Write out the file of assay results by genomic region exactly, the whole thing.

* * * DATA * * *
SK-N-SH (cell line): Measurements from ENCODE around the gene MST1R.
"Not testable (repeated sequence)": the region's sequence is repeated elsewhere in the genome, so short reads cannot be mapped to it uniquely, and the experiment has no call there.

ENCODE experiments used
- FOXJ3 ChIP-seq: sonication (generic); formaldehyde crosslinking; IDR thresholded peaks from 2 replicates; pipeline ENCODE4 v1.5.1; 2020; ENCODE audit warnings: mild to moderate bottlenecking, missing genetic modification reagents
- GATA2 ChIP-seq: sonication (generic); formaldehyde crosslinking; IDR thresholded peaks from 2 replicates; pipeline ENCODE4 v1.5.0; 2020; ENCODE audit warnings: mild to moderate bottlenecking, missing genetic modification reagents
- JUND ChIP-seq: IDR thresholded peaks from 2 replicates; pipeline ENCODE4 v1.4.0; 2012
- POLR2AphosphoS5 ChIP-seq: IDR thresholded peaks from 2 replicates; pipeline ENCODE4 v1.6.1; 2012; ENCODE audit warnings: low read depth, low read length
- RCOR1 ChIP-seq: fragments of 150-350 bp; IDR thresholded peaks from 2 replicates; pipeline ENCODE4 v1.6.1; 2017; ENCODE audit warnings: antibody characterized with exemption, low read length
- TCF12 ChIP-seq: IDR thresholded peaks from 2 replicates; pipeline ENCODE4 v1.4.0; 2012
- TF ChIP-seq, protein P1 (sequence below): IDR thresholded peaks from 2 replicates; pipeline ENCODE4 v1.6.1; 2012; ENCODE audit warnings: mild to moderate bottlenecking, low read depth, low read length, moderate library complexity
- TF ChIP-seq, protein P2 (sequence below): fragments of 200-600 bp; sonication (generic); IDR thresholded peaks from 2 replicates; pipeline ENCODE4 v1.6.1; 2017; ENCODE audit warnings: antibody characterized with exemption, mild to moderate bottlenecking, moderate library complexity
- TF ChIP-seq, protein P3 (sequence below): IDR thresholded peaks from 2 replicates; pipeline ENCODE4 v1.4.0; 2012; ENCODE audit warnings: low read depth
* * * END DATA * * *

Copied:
SK-N-SH (cell line): Measurements from ENCODE around the gene MST1R.
"Not testable (repeated sequence)": the region's sequence is repeated elsewhere in the genome, so short reads cannot be mapped to it uniquely, and the experiment has no call there.

ENCODE experiments used
- FOXJ3 ChIP-seq: sonication (generic); formaldehyde crosslinking; IDR thresholded peaks from 2 replicates; pipeline ENCODE4 v1.5.1; 2020; ENCODE audit warnings: mild to moderate bottlenecking, missing genetic modification reagents
- GATA2 ChIP-seq: sonication (generic); formaldehyde crosslinking; IDR thresholded peaks from 2 replicates; pipeline ENCODE4 v1.5.0; 2020; ENCODE audit warnings: mild to moderate bottlenecking, missing genetic modification reagents
- JUND ChIP-seq: IDR thresholded peaks from 2 replicates; pipeline ENCODE4 v1.4.0; 2012
- POLR2AphosphoS5 ChIP-seq: IDR thresholded peaks from 2 replicates; pipeline ENCODE4 v1.6.1; 2012; ENCODE audit warnings: low read depth, low read length
- RCOR1 ChIP-seq: fragments of 150-350 bp; IDR thresholded peaks from 2 replicates; pipeline ENCODE4 v1.6.1; 2017; ENCODE audit warnings: antibody characterized with exemption, low read length
- TCF12 ChIP-seq: IDR thresholded peaks from 2 replicates; pipeline ENCODE4 v1.4.0; 2012
- TF ChIP-seq, protein P1 (sequence below): IDR thresholded peaks from 2 replicates; pipeline ENCODE4 v1.6.1; 2012; ENCODE audit warnings: mild to moderate bottlenecking, low read depth, low read length, moderate library complexity
- TF ChIP-seq, protein P2 (sequence below): fragments of 200-600 bp; sonication (generic); IDR thresholded peaks from 2 replicates; pipeline ENCODE4 v1.6.1; 2017; ENCODE audit warnings: antibody characterized with exemption, mild to moderate bottlenecking, moderate library complexity
- TF ChIP-seq, protein P3 (sequence below): IDR thresholded peaks from 2 replicates; pipeline ENCODE4 v1.4.0; 2012; ENCODE audit warnings: low read depth